Rintoul further explained that there are an additional 2,000 refugees, classed as “transitory persons” living here, who’d been transferred from offshore detention temporarily, and are continuing to be denied permanent protection.

This includes the Medevac cohort, with Moz and Farhad amongst them.

Maintaining fortress Australia

Australia’s mistreatment of asylum seekers arriving by boat is notorious the world over. And it impresses strongmen rulers, due to its cruelty and barbarity.

In February 2019, all the remaining child detainees were removed from Nauru, following a successful civil society campaign that highlighted around 30 kids had developed resignation syndrome, a rare psychological condition, while many more, some as young as 10, had attempted suicide.

Following his treatment in detention, Azimitabar took the government to the Federal Court last July, seeking compensation for the 14 months he was detained in two hotels in Melbourne, which his legal team claimed was illegal. And Moz is currently waiting for that determination.

However, despite the community outcry over the hotel detentions, as well as the international attention it garnered during the Djokovic visa saga, the Albanese government is continuing to detain refugees transferred from Nauru for medical treatment in hotels for prolonged periods.

RAC confirmed on Wednesday that 20 former offshore detainees from Nauru are currently being warehoused at Brisbane’s Meriton Hotel, with one of these individuals having been kept inside the makeshift prison for 3 months now.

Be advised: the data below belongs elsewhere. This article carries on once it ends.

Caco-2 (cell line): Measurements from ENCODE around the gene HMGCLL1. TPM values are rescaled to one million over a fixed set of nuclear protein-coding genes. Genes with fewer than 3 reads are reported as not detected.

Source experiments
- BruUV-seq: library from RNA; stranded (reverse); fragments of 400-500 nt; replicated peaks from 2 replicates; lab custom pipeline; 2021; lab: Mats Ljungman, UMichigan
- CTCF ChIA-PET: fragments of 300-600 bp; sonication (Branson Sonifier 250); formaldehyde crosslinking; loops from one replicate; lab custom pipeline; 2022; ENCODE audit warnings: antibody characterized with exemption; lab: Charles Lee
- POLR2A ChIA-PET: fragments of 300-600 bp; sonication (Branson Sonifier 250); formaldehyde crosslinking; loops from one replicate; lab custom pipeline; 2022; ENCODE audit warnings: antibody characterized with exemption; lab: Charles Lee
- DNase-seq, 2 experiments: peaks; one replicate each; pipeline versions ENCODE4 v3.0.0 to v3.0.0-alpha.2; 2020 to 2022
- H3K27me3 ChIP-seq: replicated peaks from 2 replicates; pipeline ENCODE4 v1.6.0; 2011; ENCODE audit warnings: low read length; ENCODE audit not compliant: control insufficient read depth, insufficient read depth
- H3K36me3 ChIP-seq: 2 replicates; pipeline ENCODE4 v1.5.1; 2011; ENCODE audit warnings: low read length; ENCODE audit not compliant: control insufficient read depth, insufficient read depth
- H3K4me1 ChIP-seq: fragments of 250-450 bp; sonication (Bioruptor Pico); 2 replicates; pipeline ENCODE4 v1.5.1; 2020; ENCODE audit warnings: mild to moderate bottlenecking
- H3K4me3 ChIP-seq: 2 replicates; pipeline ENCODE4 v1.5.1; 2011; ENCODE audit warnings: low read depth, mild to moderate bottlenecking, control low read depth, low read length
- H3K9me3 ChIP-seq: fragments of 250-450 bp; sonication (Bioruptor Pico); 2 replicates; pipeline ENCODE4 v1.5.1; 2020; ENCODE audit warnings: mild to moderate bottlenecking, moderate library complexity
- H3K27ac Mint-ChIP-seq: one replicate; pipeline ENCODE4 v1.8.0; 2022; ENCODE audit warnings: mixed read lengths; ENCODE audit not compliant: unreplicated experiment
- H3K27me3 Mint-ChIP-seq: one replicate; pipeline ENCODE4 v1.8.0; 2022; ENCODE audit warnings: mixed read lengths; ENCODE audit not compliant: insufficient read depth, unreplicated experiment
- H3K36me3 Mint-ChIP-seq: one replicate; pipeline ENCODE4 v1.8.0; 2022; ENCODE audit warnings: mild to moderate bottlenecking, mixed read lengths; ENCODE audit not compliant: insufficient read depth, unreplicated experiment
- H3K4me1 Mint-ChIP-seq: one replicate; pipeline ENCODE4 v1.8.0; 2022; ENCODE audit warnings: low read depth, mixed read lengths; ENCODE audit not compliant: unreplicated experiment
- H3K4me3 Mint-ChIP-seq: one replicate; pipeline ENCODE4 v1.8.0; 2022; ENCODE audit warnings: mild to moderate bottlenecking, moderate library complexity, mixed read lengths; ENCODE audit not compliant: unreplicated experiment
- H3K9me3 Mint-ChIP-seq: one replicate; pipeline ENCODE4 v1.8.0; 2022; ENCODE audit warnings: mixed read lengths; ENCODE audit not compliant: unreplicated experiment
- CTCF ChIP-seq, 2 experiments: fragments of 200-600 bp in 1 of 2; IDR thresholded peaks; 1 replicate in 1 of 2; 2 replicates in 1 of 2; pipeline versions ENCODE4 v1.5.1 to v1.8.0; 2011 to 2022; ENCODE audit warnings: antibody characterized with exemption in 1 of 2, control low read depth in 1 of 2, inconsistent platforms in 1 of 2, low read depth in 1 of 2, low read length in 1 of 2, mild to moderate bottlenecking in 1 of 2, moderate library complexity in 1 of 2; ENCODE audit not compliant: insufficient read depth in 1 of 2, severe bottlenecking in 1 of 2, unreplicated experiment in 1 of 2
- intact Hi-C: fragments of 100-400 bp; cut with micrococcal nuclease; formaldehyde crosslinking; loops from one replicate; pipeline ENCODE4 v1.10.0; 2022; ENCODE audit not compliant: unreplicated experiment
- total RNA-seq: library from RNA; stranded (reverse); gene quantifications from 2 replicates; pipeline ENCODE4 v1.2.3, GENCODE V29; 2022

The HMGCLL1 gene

And offshore detention continues as well. Within a month of taking on the role of foreign minister, Penny Wong was over in New Zealand confirming that the immigration processing centre on Nauru would be maintained, with this designation being belatedly extended for a decade in February.

Right now, there are 35 offshore detainees still held on Nauru a decade on, as well as 88 in Papua New Guinea. SCL was in touch with two of those remaining on Nauru, who’d sewn their lips together and went on hunger strike for days on end in February. And they were eventually brought here.

So, the message is clear: the Albanese government is keeping the remaining offshore detainees on the soil of poor nations to act as scarecrows, deterring other desperate people seeking help, and if they want off their island prisons after 10 years, they need to near kill themselves to achieve this.

Main photo a selfie taken by Moz on 21 January 2021, as he was being released from hotel detention and into the community

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Paul Gregoire

Paul Gregoire is a Sydney-based journalist and writer. He's the winner of the 2021 NSW Council for Civil Liberties Award For Excellence In Civil Liberties Journalism. Prior to Sydney Criminal Lawyers®, Paul wrote for VICE and was the news editor at Sydney’s City Hub.